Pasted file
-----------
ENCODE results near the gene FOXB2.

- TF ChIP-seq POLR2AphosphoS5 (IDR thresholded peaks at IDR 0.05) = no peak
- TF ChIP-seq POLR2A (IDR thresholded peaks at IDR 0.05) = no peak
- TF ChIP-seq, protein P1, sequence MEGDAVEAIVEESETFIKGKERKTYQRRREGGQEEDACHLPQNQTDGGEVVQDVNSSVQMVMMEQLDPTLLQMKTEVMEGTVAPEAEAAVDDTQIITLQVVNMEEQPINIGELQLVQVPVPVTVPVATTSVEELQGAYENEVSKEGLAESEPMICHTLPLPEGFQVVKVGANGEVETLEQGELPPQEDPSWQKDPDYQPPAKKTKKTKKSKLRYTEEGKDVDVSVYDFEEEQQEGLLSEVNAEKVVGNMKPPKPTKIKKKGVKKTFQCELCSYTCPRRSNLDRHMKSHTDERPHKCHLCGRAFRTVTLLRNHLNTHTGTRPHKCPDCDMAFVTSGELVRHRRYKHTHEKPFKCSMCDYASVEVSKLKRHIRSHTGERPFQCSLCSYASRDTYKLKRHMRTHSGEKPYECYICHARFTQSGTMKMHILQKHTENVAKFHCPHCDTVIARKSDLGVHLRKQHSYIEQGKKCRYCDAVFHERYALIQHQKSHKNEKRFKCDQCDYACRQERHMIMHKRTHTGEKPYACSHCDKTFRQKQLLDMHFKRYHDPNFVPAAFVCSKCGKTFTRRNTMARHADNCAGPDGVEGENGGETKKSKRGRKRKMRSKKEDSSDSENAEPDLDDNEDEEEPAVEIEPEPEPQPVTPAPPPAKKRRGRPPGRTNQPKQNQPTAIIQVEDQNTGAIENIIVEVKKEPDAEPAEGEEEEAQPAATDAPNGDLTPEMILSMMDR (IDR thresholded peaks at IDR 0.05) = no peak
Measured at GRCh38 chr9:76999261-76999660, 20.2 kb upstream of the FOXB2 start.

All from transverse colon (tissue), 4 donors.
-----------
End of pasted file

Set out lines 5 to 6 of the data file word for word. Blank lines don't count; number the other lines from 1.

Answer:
Measured at GRCh38 chr9:76999261-76999660, 20.2 kb upstream of the FOXB2 start.

All from transverse colon (tissue), 4 donors.